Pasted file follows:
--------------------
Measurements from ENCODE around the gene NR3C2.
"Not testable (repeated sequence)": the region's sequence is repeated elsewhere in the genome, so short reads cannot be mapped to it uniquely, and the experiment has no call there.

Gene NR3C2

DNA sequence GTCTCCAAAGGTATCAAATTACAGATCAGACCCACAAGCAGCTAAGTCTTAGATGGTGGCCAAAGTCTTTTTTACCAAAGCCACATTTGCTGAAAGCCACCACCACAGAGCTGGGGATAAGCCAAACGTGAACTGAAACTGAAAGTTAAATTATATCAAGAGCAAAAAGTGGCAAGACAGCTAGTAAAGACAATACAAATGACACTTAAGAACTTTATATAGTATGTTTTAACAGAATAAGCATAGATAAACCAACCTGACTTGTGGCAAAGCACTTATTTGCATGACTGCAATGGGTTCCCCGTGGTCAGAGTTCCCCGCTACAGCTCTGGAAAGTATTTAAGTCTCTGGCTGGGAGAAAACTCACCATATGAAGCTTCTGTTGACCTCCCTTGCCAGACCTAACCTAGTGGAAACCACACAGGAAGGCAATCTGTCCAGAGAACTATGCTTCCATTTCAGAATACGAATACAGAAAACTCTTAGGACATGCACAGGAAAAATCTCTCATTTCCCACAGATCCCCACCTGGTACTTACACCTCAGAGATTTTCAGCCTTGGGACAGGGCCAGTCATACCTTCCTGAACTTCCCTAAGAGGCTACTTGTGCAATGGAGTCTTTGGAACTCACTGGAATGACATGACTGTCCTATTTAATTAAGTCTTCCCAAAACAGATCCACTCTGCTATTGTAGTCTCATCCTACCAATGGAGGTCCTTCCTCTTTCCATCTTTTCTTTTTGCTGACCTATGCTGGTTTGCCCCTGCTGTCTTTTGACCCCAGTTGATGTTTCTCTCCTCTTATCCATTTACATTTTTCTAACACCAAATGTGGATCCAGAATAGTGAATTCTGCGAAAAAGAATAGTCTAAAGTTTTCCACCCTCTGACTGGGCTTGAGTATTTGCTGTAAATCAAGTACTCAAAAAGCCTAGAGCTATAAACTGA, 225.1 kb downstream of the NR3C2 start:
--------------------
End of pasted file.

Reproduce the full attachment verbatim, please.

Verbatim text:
Measurements from ENCODE around the gene NR3C2.
"Not testable (repeated sequence)": the region's sequence is repeated elsewhere in the genome, so short reads cannot be mapped to it uniquely, and the experiment has no call there.

Gene NR3C2

DNA sequence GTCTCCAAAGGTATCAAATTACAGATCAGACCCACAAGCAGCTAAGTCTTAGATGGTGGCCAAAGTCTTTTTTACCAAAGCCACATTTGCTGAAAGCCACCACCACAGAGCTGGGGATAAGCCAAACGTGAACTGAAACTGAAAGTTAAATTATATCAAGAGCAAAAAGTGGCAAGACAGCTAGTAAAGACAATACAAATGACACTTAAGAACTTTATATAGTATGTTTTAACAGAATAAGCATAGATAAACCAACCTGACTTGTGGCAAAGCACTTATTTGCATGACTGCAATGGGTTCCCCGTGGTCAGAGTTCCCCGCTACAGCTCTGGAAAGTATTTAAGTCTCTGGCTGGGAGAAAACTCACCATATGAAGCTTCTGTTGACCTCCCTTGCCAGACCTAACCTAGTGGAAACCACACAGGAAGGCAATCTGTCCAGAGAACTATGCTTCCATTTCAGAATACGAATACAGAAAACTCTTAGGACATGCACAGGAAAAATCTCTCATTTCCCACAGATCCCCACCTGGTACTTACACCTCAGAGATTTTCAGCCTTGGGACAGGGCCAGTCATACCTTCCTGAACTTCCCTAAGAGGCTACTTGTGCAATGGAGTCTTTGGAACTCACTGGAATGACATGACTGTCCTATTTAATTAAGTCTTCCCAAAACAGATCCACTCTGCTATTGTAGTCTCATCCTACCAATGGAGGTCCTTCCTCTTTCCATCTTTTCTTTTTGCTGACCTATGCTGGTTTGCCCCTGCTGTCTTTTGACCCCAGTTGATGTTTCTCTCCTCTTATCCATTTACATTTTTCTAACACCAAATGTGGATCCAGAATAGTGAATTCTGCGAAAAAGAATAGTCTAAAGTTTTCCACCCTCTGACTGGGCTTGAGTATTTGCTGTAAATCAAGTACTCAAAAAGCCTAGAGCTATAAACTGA, 225.1 kb downstream of the NR3C2 start: